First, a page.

Did you know that half your advertising dollar might be wasted!? That is what John Wannamaker, a famous new York retailer, said many years ago. Is he right or was he just exaggerating! Why did he make this controversial assertion?
According to Wikipedia, John Wanamaker was one of the first to undertake large-scale advertising campaigns and to utilize the service of advertising agencies. His alleged proclamation, “Half of every dollar I spend on advertising is wasted; the trouble is, I don’t know which half,” or some version of it, is one of the most quoted advertising clichés.
Most business people have a very simple concept of advertising, that is, more advertising will produce more sales. As a result, the effectiveness of advertising is measured exclusively by the level of sales, which usually means “immediate” sales. Paradoxically, some consumers have an opposite view; to them, intense advertising suggests that the product is not selling! The very existence of this alternative perception confirms the naivety of the view held by some about advertising!
To judge whether John Wannamaker’s was just being facetious or whether there is any validity to his statement, we need to look more closely at how advertising works. Advertising researchers use the concept of ‘consumption of advertising’ to help us understand how an audience responds to advertising. From this perspective, advertising is thought of as a ‘commodity’ which the consumer can ‘consume’ in different amounts, at different times and in different ways. Here are a few of the most non-technical findings:
1. Unless we are in a motivated to buy a particular product, most of us studiously avoid advertising (but we all know this!)
2. For an advertisement to do any work it must catch and hold the attention of an audience. This is easier said than done because there are two types of attention that the advertiser must gain: voluntary and involuntary ( more on these in a follow-up article)
3. Individuals usually need to be exposed to an advertisement several times before it can be consumed (“understood and remembered”). So repetition is important in advertising.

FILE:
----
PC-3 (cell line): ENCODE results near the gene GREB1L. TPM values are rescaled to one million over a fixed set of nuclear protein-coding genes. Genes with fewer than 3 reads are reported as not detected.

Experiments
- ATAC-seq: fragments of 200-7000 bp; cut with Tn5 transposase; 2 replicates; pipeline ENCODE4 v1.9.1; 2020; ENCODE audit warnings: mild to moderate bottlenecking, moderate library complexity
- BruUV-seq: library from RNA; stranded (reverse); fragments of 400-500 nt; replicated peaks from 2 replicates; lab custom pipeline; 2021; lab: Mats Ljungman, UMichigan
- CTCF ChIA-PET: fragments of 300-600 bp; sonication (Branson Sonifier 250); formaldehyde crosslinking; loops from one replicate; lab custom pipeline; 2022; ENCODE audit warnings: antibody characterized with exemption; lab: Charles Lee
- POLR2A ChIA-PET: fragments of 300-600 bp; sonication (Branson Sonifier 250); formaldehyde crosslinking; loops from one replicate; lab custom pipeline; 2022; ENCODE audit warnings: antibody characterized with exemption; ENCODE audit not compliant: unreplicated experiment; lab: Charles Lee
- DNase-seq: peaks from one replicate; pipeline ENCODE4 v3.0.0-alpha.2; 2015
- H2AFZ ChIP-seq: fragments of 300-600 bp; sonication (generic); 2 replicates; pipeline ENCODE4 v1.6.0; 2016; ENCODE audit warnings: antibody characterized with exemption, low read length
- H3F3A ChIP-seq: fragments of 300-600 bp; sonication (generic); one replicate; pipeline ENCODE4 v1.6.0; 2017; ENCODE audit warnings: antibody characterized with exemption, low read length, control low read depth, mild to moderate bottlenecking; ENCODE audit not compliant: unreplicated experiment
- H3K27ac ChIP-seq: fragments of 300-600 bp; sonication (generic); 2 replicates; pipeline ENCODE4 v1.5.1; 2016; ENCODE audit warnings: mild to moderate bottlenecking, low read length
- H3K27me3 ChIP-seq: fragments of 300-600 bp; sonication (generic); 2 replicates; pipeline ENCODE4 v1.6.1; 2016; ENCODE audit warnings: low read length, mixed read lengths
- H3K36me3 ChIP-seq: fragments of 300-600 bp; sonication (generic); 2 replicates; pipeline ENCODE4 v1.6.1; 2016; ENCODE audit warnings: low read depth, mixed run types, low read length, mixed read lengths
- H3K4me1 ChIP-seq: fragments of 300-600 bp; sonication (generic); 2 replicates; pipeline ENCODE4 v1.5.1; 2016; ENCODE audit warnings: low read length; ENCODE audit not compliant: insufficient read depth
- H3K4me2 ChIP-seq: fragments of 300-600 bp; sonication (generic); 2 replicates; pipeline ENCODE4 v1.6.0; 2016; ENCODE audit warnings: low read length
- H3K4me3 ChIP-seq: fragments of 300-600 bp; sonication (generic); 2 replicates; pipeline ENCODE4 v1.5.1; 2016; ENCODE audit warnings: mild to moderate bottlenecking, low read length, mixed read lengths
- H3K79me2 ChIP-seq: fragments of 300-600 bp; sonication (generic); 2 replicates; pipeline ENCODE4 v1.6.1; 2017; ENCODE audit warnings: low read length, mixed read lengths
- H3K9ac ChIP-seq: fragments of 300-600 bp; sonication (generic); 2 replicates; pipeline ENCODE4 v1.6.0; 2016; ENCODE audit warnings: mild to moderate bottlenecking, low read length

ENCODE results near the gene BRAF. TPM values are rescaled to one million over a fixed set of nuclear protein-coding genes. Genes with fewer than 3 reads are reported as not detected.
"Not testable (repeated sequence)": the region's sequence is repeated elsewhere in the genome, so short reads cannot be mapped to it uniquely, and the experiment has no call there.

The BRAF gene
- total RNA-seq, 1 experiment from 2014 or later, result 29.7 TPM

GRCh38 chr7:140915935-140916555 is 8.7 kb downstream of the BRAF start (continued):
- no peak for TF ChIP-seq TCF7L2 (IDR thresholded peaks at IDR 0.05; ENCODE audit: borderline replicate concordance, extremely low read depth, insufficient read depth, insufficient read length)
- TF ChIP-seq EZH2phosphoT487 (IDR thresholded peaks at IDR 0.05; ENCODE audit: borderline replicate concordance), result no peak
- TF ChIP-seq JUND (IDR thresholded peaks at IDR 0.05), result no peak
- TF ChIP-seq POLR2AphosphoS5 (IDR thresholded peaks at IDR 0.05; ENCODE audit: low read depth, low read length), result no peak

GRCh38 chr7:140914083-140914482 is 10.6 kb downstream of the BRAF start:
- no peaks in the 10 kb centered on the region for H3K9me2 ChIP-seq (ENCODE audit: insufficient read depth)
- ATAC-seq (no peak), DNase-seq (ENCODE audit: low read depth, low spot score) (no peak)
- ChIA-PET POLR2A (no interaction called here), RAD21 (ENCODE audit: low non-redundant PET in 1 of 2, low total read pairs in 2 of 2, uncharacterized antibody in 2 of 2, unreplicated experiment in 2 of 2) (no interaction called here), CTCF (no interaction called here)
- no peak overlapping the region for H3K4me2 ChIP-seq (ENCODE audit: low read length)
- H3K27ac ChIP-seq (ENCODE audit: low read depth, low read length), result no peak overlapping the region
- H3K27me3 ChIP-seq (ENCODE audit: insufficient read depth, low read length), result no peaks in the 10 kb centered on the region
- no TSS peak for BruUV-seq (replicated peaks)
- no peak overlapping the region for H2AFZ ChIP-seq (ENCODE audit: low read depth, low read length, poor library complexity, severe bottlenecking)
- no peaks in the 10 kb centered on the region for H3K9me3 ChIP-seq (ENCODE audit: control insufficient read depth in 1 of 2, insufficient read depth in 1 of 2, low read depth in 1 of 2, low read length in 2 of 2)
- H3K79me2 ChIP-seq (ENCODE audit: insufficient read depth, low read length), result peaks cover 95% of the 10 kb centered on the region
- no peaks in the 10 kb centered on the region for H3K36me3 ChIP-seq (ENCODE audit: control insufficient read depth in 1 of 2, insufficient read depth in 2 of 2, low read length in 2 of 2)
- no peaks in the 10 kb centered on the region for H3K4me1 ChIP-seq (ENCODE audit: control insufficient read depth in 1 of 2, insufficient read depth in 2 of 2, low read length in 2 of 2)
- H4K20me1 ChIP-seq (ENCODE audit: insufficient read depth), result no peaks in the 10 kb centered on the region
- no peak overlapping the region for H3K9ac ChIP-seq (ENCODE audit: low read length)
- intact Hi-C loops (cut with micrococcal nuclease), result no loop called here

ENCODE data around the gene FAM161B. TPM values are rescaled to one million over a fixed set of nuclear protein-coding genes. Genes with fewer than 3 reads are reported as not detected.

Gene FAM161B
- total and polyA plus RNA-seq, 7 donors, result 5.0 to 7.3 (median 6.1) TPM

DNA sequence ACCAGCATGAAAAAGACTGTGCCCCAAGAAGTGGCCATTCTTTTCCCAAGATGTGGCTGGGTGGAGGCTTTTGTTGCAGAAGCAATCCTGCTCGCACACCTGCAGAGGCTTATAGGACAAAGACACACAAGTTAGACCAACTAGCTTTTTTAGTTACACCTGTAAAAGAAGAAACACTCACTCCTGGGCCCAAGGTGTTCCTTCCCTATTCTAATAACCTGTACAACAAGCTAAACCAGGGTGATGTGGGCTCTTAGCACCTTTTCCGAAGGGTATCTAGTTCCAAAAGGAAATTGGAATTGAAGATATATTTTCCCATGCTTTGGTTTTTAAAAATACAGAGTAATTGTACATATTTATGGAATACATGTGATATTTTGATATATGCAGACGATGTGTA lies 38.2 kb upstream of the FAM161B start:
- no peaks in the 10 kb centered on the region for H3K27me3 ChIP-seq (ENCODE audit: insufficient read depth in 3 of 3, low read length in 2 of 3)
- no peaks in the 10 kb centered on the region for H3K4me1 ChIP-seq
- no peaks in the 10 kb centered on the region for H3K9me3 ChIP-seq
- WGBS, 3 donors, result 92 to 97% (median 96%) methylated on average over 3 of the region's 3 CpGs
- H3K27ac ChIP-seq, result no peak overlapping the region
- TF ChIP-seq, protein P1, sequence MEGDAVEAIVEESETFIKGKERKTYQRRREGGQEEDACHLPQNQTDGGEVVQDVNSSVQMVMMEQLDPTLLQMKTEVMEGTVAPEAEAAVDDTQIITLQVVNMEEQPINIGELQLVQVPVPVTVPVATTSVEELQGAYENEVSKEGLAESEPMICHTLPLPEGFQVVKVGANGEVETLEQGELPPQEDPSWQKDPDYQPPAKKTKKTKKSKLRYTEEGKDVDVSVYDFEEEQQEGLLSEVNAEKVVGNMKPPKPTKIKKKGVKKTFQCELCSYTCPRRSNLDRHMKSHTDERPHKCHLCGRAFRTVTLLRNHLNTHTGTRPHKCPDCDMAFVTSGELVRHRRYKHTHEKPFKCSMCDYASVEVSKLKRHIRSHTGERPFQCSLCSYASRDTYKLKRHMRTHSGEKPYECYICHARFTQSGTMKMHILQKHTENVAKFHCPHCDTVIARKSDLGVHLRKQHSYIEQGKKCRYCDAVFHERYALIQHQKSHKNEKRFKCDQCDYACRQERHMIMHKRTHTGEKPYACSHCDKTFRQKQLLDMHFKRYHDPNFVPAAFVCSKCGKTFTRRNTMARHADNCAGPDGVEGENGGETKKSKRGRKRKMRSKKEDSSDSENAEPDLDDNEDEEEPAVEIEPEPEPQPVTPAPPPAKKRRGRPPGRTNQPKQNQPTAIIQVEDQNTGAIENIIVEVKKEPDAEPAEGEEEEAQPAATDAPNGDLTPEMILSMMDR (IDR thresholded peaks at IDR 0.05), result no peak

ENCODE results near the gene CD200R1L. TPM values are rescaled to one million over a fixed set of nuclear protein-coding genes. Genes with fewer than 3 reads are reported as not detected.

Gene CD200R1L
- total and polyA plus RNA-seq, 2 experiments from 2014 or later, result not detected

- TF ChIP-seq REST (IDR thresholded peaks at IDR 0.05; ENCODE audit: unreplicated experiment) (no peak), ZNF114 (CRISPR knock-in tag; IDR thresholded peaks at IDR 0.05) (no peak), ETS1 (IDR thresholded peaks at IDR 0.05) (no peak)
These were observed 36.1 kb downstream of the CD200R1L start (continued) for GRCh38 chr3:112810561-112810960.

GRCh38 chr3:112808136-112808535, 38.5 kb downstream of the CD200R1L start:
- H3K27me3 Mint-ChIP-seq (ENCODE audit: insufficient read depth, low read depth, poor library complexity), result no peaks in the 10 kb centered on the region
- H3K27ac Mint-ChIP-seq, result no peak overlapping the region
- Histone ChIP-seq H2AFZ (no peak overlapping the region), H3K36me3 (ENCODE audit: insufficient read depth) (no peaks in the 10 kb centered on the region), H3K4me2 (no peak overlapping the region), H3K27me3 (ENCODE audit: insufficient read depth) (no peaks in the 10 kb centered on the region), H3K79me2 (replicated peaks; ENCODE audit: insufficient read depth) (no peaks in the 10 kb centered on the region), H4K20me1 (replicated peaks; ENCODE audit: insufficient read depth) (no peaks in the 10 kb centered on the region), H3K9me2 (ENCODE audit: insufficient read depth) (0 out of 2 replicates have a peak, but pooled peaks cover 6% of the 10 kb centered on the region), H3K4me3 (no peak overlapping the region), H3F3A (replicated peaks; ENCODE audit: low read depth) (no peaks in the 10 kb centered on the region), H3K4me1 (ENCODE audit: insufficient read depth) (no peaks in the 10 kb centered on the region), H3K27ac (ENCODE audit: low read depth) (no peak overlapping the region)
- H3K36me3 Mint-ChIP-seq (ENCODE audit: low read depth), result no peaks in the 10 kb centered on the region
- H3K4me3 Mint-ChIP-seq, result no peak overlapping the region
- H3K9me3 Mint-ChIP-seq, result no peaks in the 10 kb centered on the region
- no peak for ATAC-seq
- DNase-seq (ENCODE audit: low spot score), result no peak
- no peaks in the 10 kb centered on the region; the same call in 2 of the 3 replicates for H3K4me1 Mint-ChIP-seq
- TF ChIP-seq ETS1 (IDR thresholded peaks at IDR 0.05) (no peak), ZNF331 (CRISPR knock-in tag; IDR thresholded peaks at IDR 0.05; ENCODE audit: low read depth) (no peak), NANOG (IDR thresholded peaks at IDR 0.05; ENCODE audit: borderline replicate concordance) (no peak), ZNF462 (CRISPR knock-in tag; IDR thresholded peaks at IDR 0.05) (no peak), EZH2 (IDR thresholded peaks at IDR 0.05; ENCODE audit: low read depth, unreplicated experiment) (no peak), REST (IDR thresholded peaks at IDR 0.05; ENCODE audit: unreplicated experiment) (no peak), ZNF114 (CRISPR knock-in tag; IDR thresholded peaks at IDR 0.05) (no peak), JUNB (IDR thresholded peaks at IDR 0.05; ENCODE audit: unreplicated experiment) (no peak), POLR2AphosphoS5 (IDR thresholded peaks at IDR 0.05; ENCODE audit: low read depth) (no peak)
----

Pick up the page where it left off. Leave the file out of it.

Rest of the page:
4. An individual can like and enjoy an advertisement but may not be interested in buying the product. (somewhat counter intuitive?)
5. How an audience interprets an advertisement is often not what is intended.
This short list of insights into advertising should help us begin to understand that John Wannamaker was not merely trying to be facetious. A consumer is not some passive object that can be blown away by slick advertising! On the contrary, the audience, especially the modern audience, is quite actively involved in “consuming” advertising to suit its agenda and not that of the advertisers. Advertising is more like a game of cat and mouse; consequently, some “misses” (“wastage”) is to expected. It is really a complex process that no single metaphor (“consumption”, “cat and mouse”) can capture. There is much more to be said on the topic but, in the meantime, let us summarize the main ways in which advertising might be wasted:
1. When the media “space” is so cluttered that the advertisement is missed.
2. When the advertisement reaches the wrong audience; for example, an advertisement for credit cards is aired in a children’s cartoon.
3. When the publication or placement of the advertisement does not coincide with the use of the medium by the intended audience, for example, placing an advertisement aimed at working people on TV at 11.00 a.m.
4. When the advertisement is zapped. Zapping is avoiding an advertisement by switching channels.
5. When the audience is exposed to the advertisement but the audience does attend to it.
Which “wasted half” of advertising the foregoing accounts for is anybody’s guess but clearly not all advertising is effective. To minimize waste and produce effective advertising several principles should be pursued. These will be discussed in the follow-up article.